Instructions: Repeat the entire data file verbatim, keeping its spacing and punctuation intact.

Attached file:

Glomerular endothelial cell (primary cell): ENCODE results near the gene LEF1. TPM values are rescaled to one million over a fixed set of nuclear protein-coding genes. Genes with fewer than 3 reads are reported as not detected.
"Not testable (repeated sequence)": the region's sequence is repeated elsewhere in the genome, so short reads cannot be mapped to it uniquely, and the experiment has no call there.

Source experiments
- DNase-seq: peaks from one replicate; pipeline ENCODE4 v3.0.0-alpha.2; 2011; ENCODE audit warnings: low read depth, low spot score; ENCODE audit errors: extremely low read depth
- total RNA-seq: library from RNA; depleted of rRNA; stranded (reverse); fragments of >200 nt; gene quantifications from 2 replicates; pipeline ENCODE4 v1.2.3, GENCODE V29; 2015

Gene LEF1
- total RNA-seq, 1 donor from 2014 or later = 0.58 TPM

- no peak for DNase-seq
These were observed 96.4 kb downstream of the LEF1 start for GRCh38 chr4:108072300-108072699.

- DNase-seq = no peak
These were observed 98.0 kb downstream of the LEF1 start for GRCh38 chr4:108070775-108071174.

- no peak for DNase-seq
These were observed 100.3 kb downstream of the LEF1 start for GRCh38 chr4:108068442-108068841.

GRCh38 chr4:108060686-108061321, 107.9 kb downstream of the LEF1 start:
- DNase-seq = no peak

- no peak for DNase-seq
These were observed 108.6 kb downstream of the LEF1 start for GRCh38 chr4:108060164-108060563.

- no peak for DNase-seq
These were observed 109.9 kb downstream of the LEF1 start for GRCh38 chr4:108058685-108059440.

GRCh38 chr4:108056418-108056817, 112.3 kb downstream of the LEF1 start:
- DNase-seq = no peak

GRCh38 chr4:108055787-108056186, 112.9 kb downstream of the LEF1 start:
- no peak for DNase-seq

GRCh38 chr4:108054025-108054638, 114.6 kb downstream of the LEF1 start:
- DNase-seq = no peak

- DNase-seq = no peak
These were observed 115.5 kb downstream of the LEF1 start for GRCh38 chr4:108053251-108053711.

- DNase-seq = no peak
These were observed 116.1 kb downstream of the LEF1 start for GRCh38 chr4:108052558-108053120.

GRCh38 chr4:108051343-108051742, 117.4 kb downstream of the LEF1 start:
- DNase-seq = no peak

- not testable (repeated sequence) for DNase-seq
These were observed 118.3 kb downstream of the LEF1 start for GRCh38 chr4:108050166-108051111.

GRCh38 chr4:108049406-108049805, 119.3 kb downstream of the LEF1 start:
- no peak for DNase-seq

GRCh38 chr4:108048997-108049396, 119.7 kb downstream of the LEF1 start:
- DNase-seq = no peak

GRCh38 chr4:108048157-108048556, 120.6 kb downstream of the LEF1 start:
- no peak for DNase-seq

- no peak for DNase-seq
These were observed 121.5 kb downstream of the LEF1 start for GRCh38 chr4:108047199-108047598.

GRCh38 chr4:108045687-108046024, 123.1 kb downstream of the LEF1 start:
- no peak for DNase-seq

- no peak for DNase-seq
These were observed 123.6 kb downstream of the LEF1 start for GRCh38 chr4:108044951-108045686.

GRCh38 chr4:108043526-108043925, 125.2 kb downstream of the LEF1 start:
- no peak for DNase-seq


Glomerular endothelial cell (primary cell): ENCODE results near the gene LEF1. TPM values are rescaled to one million over a fixed set of nuclear protein-coding genes. Genes with fewer than 3 reads are reported as not detected.
"Not testable (repeated sequence)": the region's sequence is repeated elsewhere in the genome, so short reads cannot be mapped to it uniquely, and the experiment has no call there.

Source experiments
- DNase-seq: peaks from one replicate; pipeline ENCODE4 v3.0.0-alpha.2; 2011; ENCODE audit warnings: low read depth, low spot score; ENCODE audit errors: extremely low read depth
- total RNA-seq: library from RNA; depleted of rRNA; stranded (reverse); fragments of >200 nt; gene quantifications from 2 replicates; pipeline ENCODE4 v1.2.3, GENCODE V29; 2015

Gene LEF1
- total RNA-seq, 1 donor from 2014 or later = 0.58 TPM

- no peak for DNase-seq
These were observed 96.4 kb downstream of the LEF1 start for GRCh38 chr4:108072300-108072699.

- DNase-seq = no peak
These were observed 98.0 kb downstream of the LEF1 start for GRCh38 chr4:108070775-108071174.

- no peak for DNase-seq
These were observed 100.3 kb downstream of the LEF1 start for GRCh38 chr4:108068442-108068841.

GRCh38 chr4:108060686-108061321, 107.9 kb downstream of the LEF1 start:
- DNase-seq = no peak

- no peak for DNase-seq
These were observed 108.6 kb downstream of the LEF1 start for GRCh38 chr4:108060164-108060563.

- no peak for DNase-seq
These were observed 109.9 kb downstream of the LEF1 start for GRCh38 chr4:108058685-108059440.

GRCh38 chr4:108056418-108056817, 112.3 kb downstream of the LEF1 start:
- DNase-seq = no peak

GRCh38 chr4:108055787-108056186, 112.9 kb downstream of the LEF1 start:
- no peak for DNase-seq

GRCh38 chr4:108054025-108054638, 114.6 kb downstream of the LEF1 start:
- DNase-seq = no peak

- DNase-seq = no peak
These were observed 115.5 kb downstream of the LEF1 start for GRCh38 chr4:108053251-108053711.

- DNase-seq = no peak
These were observed 116.1 kb downstream of the LEF1 start for GRCh38 chr4:108052558-108053120.

GRCh38 chr4:108051343-108051742, 117.4 kb downstream of the LEF1 start:
- DNase-seq = no peak

- not testable (repeated sequence) for DNase-seq
These were observed 118.3 kb downstream of the LEF1 start for GRCh38 chr4:108050166-108051111.

GRCh38 chr4:108049406-108049805, 119.3 kb downstream of the LEF1 start:
- no peak for DNase-seq

GRCh38 chr4:108048997-108049396, 119.7 kb downstream of the LEF1 start:
- DNase-seq = no peak

GRCh38 chr4:108048157-108048556, 120.6 kb downstream of the LEF1 start:
- no peak for DNase-seq

- no peak for DNase-seq
These were observed 121.5 kb downstream of the LEF1 start for GRCh38 chr4:108047199-108047598.

GRCh38 chr4:108045687-108046024, 123.1 kb downstream of the LEF1 start:
- no peak for DNase-seq

- no peak for DNase-seq
These were observed 123.6 kb downstream of the LEF1 start for GRCh38 chr4:108044951-108045686.

GRCh38 chr4:108043526-108043925, 125.2 kb downstream of the LEF1 start:
- no peak for DNase-seq